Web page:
Jesus in the Greek Magical Papyri

An email this morning asks about the probable date of the exorcism spell in the Paris magical codex (PGM IV, lines 3007-86 and 1227-64) which references Jesus, and quoting a 2006 article on Hypotyposeis by Andrew Criddle (which itself seems to have been replicated around the web).

…lines 1227-64 of this papyrus [contain] another Exorcism with the invocation Hail God of Abraham Hail God of Isaac Hail God of Jacob; Jesus Chrestos the Holy Spirit the Son of the Father who is above the Seven who is within the Seven. Bring Iao Sabaoth may your power issue forth from him NN until you drive away this unclean daimon Satan who is in him.

 I find in Twelftree, In the name of Jesus: exorcism among early Christians, p.263, n.172, a statement:

Although it is generally agreed that this papyrus dates from the fourth century CE, its contents are more likely to come from the second century CE.[172]

The author cites Andre Jean Festugiere, La revelation de Hermes Trismegiste, (1949-54), vol. 1, p.303, n.1 in support of this, but he also refers to Eugene N. Lane, On the date of PGM IV, Second Century 4 (1984), p.25-7, who argues from the presence of menoturanne on line 2664 that this is a reference to Attis Menotyrannus.  The title (of unknown meaning) Menotyrannus appears only in inscriptions, and these date between 374 and 390, and therefore argues that PGM IV must have been composed after ca. 380.  

My own, amateur, opinion on Lane’s argument is that since the title is of unknown meaning, we cannot say with certainty that it is intended to refer to Attis only — what if it means something like Invictus? or Almighty?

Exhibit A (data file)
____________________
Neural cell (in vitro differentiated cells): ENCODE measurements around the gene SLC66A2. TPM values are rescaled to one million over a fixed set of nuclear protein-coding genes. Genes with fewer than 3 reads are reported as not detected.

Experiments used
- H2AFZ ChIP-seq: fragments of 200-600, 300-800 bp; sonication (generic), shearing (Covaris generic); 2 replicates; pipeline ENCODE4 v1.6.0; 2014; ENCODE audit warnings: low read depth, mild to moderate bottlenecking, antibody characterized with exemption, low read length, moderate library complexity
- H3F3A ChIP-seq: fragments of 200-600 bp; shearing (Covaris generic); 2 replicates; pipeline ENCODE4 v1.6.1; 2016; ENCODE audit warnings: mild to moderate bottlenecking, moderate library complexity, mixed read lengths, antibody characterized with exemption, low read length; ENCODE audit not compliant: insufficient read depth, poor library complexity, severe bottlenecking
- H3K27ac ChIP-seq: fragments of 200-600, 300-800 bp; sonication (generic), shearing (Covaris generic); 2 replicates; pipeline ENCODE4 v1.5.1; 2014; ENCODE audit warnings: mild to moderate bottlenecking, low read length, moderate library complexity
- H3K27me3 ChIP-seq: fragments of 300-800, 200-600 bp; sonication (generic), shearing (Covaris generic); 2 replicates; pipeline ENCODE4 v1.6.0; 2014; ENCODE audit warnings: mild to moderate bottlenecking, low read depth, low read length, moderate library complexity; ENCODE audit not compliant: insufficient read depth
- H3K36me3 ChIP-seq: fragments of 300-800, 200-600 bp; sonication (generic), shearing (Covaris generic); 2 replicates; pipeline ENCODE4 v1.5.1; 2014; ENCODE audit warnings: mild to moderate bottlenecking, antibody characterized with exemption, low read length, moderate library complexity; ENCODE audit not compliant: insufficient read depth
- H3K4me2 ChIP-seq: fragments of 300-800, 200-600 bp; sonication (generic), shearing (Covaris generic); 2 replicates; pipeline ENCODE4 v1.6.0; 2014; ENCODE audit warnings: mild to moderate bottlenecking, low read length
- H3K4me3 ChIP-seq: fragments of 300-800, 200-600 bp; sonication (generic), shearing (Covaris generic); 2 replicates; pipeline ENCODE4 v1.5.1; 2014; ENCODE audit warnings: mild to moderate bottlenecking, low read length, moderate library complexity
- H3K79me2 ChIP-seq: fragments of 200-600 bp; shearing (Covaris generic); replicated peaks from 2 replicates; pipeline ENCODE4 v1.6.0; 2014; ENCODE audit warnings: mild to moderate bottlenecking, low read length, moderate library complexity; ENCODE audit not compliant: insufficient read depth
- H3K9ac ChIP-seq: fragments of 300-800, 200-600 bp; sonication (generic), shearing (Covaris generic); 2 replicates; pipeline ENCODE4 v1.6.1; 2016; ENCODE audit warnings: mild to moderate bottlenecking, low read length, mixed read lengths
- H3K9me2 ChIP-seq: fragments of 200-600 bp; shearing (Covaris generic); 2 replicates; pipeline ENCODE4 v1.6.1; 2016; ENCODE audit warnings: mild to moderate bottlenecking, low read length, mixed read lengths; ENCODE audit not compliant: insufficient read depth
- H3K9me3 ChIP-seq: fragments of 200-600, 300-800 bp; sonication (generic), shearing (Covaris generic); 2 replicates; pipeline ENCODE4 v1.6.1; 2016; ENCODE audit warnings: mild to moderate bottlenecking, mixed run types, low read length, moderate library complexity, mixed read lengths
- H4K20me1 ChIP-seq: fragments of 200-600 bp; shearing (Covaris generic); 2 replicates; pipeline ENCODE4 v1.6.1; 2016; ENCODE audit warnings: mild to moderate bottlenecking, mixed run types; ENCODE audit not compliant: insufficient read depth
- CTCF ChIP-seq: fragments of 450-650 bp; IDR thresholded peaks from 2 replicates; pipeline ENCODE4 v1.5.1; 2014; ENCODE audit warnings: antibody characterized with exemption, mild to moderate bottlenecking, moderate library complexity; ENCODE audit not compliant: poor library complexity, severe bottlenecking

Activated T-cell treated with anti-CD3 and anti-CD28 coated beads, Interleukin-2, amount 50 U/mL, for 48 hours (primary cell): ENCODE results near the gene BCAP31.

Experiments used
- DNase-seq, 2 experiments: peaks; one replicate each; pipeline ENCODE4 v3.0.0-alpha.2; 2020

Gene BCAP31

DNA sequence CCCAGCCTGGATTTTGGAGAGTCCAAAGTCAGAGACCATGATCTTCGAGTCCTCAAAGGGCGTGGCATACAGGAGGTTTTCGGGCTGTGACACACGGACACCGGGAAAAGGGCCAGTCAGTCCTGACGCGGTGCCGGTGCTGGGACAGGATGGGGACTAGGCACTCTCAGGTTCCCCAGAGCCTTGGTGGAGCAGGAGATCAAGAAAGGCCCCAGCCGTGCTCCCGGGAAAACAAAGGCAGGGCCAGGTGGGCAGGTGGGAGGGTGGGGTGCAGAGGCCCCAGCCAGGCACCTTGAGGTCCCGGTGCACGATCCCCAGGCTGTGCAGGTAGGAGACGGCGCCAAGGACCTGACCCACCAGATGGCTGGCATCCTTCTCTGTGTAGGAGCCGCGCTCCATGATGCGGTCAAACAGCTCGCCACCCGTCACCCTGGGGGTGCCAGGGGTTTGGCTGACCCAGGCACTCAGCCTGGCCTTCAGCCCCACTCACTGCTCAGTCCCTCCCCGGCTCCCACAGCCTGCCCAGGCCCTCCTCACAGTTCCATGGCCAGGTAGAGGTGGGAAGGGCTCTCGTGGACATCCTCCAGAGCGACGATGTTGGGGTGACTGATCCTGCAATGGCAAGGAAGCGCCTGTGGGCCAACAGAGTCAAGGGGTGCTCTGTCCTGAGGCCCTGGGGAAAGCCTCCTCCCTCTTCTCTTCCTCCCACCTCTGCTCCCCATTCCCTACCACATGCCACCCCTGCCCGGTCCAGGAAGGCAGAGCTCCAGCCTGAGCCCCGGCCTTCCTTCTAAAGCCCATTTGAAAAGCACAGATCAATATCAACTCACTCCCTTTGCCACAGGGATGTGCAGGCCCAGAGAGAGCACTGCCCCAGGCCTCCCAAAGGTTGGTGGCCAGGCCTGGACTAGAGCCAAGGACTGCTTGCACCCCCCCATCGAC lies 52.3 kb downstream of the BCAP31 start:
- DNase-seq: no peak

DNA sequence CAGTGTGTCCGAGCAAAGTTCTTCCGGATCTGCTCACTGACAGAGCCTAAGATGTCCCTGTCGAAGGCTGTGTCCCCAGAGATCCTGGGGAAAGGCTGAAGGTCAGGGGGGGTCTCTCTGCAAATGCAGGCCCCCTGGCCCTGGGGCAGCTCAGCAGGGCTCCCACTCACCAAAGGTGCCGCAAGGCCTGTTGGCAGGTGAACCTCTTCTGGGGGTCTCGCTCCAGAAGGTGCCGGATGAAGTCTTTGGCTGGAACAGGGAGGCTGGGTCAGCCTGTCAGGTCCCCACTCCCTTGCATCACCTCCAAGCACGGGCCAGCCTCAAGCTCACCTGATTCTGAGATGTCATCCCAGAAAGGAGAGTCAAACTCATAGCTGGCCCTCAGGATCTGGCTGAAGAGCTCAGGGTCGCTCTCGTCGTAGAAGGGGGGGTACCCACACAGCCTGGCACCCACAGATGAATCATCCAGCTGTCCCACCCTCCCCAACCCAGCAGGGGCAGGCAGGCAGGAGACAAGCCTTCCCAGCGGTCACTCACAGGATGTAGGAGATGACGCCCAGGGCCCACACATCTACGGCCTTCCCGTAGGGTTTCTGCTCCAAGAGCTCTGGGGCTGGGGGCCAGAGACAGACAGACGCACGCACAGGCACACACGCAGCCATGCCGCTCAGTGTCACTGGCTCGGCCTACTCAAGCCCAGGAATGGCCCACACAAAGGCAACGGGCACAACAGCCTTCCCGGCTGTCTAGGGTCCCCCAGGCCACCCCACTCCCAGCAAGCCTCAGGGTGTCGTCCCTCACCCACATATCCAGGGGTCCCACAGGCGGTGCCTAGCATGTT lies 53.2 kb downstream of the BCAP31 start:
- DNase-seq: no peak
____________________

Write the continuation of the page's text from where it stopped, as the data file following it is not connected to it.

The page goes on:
It seems to me that the magical texts are not the kind of text that is transmitted unchanged.  It is entirely possible that a copyist would lace the text with new “names of power”.  These are not literary texts, after all — the owners and copyists are people in search of concrete results.  The texts range in date from the 2nd century BC to the 4th century AD, and the copies we have seem to have belonged to a 4th century priest in Thebes (modern Luxor).

When would “Jesus” be considered a name of power?  The New Testament refers in Acts to Jewish magicians trying to use his name in this way, and coming unstuck!  But in general Jesus was a disreputable figure in the Roman world.  The vicious attack on him by the pagan Caecilius in the Octavius of Minucius Felix indicates that a crucified lower-class fakir was not someone that a reputable Roman took seriously.  The same attitude may be seen indirectly in the early heresies, which all invented stories that Jesus was not really crucified, but was replaced by a phantasm or something like that.  This is the heresy known as Docetism.  Indeed Tertullian in De Carne Christi 5, 4 also attests the problem, addressing Marcion — a docetist — when he says that it is precisely because the death of Christ is disreputable that  it must be true, rather than a made-up story.